Amy, a British GP and mother of 3, sent us this insightful guest talk on how the new junior doctors contract imposed by Jeremy Hunt MP disproportionately discriminates against mothers.
“when you look at the finer details of the new contract it is clear that this government doesn’t feel medicine is a place for mothers.”
This week Jeremy Hunt imposed a new contract on the junior doctors of England. Thankfully my junior years are far behind me but they are not forgotten! For me it was only 4 years with a further 2 based in the slightly less antisocial General Practice, extended slightly longer than some of my colleagues as I popped out of training a few times to have my children. Many of the people I graduated with however remain ‘junior’ doctors, despite the fact that we left uni together more than 10 years ago. Many, like me, are mums too. Mums who had children later in life, waiting to finish 5 years of uni. Mums who are now battling the gruelling demands of motherhood whilst working the relentless on call junior rota. Demands that are about to get significantly harder.
I’ve read many pieces on the new contract and felt many things – anger, at the lies and spin put out by the Government, frustration, at the condemning comments by members of the public who have believed what the Government has told them. But nothing I have read has made me as angry as the attack on female doctors by Kathy Gyngell, co-editor of the Conservative Woman.
Her piece attempts to lay the blame for the current crisis in the NHS on selfish women who, with no thought for the greater good, have selfishly pursued a career in medicine, wantonly taken up places in medical school only to decide later on to take time out to have a family or even (brace yourself) work part time in order to spend time with that family.
It’s an interesting strategy – demonising women doctors means the public will have less sympathy for them when they complain about their new contract. For when you look at the finer details of the new contract it is clear that this government doesn’t feel medicine is a place for mothers.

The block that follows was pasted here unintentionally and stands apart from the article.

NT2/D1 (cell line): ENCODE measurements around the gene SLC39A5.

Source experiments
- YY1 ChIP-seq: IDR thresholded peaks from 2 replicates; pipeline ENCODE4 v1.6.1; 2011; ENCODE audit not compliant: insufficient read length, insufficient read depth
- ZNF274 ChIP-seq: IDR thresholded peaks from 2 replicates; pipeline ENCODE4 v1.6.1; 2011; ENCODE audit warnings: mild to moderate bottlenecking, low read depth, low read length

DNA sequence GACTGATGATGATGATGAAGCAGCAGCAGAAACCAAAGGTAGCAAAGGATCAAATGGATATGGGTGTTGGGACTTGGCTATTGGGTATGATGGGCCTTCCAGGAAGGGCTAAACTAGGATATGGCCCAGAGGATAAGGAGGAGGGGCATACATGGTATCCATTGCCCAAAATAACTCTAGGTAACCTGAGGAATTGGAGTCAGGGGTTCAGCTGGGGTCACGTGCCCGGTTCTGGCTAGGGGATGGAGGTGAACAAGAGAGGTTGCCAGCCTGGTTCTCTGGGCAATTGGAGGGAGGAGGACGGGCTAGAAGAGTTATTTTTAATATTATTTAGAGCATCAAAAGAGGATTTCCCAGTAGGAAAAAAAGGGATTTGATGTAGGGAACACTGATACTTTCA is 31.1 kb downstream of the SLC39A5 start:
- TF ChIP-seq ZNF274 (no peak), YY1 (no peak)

Redefining unsociable hours means when doctors work till late Saturday evening they will be being paid the same as when they worked mid morning Tuesday. To be clear about this, doctors already work Saturday evenings, this will not bring about more cover at the weekends. The only change will be that the staff will now be being paid less. Out of hours childcare is difficult enough to find as it is, I doubt very much if we can convince any childminder to charge the same rates for weekend nights as for week days. And the fear is that this may not stop at doctors – once a contract has been forced through on one group of NHS staff it sets a precedent – soon nurses, carers, health care assistants, all roles traditionally held by women, will be facing the same difficulties.
The concerns don’t stop there. Currently doctors receive an annual pay rise to reflect that they become more experienced with time. Under the new contract doctors will only receive a pay rise as they progress to a new grade. For example, currently junior doctors start with 2 ‘foundation training’ years and receive a pay rise after completion of the first (that is after 12 months for a full time doctor, 24 months for someone who is working part time). This is because a doctor who has been working for a year is more experienced, knowledgeable and will have more responsibilities than one on their first day out of med school. In the new system they will not receive any increase until they have completed both years. For a part time doctor this would mean the same pay scale for 4 years. If a doctor took time out, say for maternity leave, there would be a further delay. This policy will disproportionately affect women who are more likely to be part time employees or take a break from training to start their families.
General Practice has often been thought of as a family friendly career path. The training program lasts 3 years as opposed to the perhaps 7 years secondary care specialties can take, and half of that is based solely in primary care which doesn’t have the intense rota hospital-based junior doctors face. However there is a national shortage of GP trainees with as many as 30% of training positions going unfilled. GP trainees receive a supplement so that their pay is more comparable with other specialties so as not to disadvantage doctors who choose this career. The new contract scraps this supplement. In 2014 68% of GP training posts were filled by women, so again women have to choose between family friendly work or better paid posts.
To think that it is 2016 and I’m sitting here trying to justify the belief that it is acceptable for women to work and also to raise families. But Kathy and Jeremy know not who they are taking on. We are doctors and we are mothers. We are the queens of multitasking and organising, we function on interrupted sleep or no sleep, we are selfless carers and providers. We are organised and resourceful. We have negotiated with far worse toddler tantrums than this spitting of the dummy by Jeremy Hunt.
The new junior contract is not safe, it is not fair – don’t let it be the beginning of the end of an NHS as we know it. Please support your junior doctors.
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